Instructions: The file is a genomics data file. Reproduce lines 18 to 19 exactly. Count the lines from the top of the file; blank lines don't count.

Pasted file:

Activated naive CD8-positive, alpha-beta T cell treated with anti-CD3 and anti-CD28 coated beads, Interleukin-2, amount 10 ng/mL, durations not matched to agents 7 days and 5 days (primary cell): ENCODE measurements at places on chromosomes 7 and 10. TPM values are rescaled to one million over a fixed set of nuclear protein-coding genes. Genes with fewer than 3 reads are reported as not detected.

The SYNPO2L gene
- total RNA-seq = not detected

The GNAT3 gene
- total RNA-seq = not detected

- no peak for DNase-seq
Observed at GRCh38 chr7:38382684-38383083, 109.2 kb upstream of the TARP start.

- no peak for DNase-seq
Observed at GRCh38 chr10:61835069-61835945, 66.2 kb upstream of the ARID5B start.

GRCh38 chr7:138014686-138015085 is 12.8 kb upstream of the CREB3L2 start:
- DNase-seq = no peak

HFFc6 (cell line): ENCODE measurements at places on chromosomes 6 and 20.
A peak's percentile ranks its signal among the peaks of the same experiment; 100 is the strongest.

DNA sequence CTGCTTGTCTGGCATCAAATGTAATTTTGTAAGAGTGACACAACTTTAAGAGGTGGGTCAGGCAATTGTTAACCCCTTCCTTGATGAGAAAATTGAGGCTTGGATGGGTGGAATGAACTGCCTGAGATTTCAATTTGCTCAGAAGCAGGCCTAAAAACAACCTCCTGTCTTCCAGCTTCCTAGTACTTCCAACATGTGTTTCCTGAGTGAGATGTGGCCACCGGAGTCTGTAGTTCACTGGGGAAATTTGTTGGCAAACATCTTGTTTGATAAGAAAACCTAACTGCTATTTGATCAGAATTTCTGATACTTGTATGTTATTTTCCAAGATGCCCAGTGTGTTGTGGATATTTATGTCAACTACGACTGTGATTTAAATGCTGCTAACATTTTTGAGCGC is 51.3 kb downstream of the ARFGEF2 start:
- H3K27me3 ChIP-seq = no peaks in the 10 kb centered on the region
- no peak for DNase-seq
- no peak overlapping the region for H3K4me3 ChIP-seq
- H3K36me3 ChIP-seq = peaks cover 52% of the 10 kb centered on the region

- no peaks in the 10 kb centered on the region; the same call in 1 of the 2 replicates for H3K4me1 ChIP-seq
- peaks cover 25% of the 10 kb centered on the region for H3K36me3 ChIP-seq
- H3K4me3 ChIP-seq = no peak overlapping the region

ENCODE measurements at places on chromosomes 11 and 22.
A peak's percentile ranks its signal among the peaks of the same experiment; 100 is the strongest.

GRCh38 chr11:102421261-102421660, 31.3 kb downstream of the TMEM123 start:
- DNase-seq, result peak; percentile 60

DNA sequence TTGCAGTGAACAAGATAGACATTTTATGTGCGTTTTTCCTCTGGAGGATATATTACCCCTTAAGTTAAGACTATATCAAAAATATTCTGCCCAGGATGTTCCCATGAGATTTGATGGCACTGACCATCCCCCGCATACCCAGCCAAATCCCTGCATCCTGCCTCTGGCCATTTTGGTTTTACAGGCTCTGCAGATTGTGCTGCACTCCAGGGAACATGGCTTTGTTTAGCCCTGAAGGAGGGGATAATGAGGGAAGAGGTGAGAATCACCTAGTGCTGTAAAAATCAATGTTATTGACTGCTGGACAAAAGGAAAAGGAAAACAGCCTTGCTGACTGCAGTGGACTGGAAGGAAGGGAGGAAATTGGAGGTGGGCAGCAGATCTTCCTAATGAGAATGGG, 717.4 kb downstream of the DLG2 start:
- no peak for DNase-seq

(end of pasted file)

- H3K36me3 ChIP-seq = peaks cover 52% of the 10 kb centered on the region

- no peaks in the 10 kb centered on the region; the same call in 1 of the 2 replicates for H3K4me1 ChIP-seq